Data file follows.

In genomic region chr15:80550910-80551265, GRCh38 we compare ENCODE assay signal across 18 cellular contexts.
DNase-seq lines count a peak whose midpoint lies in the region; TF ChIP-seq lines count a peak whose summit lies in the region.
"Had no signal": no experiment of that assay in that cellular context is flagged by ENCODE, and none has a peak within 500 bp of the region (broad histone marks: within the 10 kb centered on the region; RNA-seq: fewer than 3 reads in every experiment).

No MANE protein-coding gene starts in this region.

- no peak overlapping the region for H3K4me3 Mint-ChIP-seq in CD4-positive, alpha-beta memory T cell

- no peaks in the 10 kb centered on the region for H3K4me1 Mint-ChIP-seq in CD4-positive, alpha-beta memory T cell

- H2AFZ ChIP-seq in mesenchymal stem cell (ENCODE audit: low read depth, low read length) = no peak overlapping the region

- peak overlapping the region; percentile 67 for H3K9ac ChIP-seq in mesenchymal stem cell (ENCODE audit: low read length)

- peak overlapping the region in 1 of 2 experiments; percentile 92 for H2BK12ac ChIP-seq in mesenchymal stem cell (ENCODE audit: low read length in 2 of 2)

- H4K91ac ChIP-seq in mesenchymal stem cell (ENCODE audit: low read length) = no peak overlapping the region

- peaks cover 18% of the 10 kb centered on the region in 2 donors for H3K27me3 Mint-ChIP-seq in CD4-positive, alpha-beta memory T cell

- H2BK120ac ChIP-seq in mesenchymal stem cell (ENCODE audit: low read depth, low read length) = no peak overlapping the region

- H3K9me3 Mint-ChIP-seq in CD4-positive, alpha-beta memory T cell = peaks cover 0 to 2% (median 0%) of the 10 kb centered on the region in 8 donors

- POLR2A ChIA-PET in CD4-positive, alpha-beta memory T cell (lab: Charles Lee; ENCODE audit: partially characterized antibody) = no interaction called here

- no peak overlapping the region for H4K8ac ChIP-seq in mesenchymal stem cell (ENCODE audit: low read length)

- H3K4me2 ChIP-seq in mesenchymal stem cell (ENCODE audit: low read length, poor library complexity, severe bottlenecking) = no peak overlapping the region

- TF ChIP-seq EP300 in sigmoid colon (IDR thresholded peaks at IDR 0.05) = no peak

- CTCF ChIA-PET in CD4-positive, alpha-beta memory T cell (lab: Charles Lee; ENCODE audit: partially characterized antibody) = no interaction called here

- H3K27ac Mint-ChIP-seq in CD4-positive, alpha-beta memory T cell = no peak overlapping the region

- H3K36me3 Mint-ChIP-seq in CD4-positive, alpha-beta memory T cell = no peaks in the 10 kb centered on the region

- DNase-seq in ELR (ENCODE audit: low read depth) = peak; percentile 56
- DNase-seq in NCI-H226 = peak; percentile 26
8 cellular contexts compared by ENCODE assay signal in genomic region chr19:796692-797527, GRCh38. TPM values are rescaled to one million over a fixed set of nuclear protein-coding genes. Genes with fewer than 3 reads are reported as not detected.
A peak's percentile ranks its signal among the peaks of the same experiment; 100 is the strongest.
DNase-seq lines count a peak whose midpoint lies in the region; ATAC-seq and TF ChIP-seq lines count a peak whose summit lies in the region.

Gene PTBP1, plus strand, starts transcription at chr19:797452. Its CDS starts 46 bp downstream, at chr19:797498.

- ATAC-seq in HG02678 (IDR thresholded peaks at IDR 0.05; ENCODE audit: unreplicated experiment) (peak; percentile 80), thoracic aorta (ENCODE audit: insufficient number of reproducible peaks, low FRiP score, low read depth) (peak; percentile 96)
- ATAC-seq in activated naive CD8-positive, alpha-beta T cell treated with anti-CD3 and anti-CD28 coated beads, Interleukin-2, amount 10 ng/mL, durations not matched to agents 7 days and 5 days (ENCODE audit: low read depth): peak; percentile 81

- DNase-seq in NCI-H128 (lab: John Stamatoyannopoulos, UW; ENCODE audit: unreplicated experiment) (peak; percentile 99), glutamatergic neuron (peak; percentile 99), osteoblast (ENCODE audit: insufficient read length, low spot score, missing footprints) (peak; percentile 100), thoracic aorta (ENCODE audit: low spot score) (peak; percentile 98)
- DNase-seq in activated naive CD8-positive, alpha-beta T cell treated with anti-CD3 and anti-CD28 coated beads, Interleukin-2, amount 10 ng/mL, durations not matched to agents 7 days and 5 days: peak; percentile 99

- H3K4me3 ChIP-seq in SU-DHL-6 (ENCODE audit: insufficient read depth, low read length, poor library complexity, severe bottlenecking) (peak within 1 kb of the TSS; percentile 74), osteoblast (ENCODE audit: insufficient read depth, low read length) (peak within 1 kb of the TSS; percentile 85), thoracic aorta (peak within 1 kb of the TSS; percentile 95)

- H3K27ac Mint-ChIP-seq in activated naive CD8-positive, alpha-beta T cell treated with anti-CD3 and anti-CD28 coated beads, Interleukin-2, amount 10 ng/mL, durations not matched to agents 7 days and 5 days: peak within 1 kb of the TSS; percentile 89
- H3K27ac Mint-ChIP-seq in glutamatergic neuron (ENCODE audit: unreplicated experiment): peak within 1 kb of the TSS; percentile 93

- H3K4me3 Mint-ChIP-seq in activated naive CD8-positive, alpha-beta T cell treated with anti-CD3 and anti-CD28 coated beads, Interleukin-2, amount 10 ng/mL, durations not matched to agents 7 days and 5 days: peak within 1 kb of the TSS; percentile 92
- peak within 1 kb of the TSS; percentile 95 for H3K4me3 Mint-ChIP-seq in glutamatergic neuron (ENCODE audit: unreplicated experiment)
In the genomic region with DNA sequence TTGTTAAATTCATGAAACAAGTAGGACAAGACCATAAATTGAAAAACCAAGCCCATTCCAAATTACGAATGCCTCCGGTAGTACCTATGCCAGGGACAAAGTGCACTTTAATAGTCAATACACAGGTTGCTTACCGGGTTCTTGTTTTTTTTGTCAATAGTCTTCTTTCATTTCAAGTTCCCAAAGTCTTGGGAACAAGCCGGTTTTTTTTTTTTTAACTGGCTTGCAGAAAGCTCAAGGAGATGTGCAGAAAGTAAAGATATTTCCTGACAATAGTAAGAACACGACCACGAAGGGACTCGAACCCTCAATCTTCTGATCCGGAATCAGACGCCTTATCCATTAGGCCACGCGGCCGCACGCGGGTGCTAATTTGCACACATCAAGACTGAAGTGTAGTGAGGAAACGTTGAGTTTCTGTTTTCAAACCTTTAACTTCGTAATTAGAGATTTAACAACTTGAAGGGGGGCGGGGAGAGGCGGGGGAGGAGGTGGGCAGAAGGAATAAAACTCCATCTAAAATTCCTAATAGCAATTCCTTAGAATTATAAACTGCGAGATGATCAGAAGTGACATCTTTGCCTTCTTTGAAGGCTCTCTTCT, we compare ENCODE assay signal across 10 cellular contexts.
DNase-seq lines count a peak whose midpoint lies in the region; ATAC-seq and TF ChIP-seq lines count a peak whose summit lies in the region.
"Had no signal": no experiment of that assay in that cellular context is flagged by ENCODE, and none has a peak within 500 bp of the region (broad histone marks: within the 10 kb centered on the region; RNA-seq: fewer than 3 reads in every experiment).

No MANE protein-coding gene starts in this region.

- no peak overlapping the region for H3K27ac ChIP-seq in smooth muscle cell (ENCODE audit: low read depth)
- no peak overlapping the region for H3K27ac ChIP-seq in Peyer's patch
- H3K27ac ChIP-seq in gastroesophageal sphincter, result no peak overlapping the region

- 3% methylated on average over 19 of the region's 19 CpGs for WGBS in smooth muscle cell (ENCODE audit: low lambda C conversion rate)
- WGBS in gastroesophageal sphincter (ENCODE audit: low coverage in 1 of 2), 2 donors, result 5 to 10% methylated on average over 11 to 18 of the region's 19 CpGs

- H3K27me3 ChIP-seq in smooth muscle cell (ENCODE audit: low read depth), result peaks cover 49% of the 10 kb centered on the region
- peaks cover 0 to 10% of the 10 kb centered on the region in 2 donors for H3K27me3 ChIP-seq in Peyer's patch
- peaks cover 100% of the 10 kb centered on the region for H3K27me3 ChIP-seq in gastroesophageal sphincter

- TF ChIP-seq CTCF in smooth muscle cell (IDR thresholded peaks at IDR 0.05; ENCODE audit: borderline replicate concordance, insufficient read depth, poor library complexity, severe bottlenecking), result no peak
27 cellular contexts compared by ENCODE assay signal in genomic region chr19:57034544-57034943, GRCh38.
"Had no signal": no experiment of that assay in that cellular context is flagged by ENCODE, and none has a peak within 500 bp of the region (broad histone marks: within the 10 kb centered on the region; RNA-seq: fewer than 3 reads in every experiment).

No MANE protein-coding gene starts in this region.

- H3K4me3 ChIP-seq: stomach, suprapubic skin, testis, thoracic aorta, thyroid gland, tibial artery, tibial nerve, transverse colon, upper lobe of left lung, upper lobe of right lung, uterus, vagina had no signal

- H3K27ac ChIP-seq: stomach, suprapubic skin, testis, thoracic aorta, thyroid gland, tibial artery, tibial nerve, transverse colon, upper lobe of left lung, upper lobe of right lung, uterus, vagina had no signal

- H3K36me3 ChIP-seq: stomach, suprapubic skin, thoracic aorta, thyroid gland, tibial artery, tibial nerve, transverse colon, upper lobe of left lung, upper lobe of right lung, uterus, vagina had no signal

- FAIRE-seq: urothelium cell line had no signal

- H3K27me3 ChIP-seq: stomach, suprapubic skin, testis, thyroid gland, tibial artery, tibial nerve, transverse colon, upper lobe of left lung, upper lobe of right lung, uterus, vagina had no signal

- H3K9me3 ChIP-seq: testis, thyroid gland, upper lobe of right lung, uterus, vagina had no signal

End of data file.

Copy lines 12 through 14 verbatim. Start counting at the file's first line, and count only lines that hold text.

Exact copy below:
- H2BK120ac ChIP-seq in mesenchymal stem cell (ENCODE audit: low read depth, low read length) = no peak overlapping the region

- H3K9me3 Mint-ChIP-seq in CD4-positive, alpha-beta memory T cell = peaks cover 0 to 2% (median 0%) of the 10 kb centered on the region in 8 donors

- POLR2A ChIA-PET in CD4-positive, alpha-beta memory T cell (lab: Charles Lee; ENCODE audit: partially characterized antibody) = no interaction called here